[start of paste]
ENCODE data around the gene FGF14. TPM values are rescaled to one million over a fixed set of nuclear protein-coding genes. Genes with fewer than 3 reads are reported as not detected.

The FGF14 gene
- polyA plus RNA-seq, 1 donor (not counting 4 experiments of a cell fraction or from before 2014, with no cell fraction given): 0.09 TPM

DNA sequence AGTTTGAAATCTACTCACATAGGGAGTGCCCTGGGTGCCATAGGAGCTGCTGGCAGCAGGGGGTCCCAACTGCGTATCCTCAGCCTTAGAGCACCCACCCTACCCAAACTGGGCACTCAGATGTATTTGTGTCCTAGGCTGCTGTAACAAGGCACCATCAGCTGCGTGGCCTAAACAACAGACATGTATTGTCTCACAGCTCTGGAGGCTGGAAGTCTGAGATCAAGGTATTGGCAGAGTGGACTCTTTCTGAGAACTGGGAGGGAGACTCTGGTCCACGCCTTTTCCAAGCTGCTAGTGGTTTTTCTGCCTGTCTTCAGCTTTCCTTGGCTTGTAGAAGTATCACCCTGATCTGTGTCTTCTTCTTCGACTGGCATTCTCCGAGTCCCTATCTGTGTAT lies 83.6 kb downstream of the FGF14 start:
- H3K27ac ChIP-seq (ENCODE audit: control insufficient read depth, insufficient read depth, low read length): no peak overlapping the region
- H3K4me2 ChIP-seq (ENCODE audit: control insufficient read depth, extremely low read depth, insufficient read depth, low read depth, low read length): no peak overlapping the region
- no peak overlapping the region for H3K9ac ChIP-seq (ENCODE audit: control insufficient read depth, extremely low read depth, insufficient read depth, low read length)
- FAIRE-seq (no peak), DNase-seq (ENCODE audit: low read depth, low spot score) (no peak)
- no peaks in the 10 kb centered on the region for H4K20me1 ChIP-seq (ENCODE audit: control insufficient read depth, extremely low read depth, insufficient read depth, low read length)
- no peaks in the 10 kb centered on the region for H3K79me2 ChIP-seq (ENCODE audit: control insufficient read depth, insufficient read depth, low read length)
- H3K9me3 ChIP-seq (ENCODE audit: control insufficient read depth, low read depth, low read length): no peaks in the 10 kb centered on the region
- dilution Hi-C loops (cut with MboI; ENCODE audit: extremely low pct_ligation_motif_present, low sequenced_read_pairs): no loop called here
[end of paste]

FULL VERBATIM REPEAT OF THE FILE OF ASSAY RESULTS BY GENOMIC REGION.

ENCODE data around the gene FGF14. TPM values are rescaled to one million over a fixed set of nuclear protein-coding genes. Genes with fewer than 3 reads are reported as not detected.

The FGF14 gene
- polyA plus RNA-seq, 1 donor (not counting 4 experiments of a cell fraction or from before 2014, with no cell fraction given): 0.09 TPM

DNA sequence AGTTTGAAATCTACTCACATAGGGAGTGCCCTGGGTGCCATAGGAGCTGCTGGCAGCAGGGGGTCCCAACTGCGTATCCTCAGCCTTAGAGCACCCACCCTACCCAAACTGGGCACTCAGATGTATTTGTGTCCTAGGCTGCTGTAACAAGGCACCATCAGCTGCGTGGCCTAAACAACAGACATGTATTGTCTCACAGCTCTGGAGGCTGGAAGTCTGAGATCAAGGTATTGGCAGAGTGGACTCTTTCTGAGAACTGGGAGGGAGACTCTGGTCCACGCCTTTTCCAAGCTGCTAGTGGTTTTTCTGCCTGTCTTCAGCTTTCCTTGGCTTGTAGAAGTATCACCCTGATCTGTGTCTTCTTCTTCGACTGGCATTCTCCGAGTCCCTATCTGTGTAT lies 83.6 kb downstream of the FGF14 start:
- H3K27ac ChIP-seq (ENCODE audit: control insufficient read depth, insufficient read depth, low read length): no peak overlapping the region
- H3K4me2 ChIP-seq (ENCODE audit: control insufficient read depth, extremely low read depth, insufficient read depth, low read depth, low read length): no peak overlapping the region
- no peak overlapping the region for H3K9ac ChIP-seq (ENCODE audit: control insufficient read depth, extremely low read depth, insufficient read depth, low read length)
- FAIRE-seq (no peak), DNase-seq (ENCODE audit: low read depth, low spot score) (no peak)
- no peaks in the 10 kb centered on the region for H4K20me1 ChIP-seq (ENCODE audit: control insufficient read depth, extremely low read depth, insufficient read depth, low read length)
- no peaks in the 10 kb centered on the region for H3K79me2 ChIP-seq (ENCODE audit: control insufficient read depth, insufficient read depth, low read length)
- H3K9me3 ChIP-seq (ENCODE audit: control insufficient read depth, low read depth, low read length): no peaks in the 10 kb centered on the region
- dilution Hi-C loops (cut with MboI; ENCODE audit: extremely low pct_ligation_motif_present, low sequenced_read_pairs): no loop called here